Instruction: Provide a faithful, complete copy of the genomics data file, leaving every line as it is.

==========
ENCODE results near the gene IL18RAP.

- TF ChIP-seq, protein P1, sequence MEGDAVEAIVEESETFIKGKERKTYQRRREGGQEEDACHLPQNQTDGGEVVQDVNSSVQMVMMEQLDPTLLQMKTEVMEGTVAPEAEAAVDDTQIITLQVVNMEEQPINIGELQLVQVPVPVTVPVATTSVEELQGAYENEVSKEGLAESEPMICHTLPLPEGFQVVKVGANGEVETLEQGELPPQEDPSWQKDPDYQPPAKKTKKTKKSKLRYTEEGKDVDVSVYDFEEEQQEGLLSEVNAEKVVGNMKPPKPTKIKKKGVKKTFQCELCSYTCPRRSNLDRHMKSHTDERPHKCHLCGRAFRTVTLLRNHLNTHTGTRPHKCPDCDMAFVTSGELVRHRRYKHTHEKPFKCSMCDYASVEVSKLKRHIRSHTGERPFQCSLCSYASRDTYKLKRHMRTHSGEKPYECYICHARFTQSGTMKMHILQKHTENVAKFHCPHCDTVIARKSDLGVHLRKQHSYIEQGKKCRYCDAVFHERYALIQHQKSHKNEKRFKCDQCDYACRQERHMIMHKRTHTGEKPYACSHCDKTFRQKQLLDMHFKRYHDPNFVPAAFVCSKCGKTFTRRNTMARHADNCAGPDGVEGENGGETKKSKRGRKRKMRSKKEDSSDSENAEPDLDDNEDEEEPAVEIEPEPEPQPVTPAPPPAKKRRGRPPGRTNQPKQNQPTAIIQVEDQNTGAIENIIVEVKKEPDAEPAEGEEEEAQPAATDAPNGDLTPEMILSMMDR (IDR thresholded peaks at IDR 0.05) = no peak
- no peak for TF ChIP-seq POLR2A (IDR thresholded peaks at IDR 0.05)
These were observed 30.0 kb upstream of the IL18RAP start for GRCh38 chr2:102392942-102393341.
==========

ENCODE results near the gene IL18RAP.

- TF ChIP-seq, protein P1, sequence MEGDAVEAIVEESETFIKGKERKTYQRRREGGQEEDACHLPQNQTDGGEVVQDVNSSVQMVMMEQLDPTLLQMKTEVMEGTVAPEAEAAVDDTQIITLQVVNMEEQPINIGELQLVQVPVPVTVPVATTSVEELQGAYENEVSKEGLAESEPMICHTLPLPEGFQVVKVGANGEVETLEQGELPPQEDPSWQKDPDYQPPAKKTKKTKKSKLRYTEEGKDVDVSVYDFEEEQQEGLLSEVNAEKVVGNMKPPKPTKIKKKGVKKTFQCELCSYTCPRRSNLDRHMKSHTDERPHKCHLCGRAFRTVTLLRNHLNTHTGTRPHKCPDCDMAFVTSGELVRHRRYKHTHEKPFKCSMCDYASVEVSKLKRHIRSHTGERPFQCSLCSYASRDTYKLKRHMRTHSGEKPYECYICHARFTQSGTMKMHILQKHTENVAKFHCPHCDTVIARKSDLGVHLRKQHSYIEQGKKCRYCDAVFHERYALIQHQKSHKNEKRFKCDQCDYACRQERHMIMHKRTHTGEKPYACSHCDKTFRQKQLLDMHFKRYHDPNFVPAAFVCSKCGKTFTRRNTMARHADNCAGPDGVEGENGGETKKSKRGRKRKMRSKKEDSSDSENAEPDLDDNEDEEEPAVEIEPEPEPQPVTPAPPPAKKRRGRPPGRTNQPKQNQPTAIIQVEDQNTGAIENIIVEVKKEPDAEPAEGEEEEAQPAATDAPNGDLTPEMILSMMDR (IDR thresholded peaks at IDR 0.05) = no peak
- no peak for TF ChIP-seq POLR2A (IDR thresholded peaks at IDR 0.05)
These were observed 30.0 kb upstream of the IL18RAP start for GRCh38 chr2:102392942-102393341.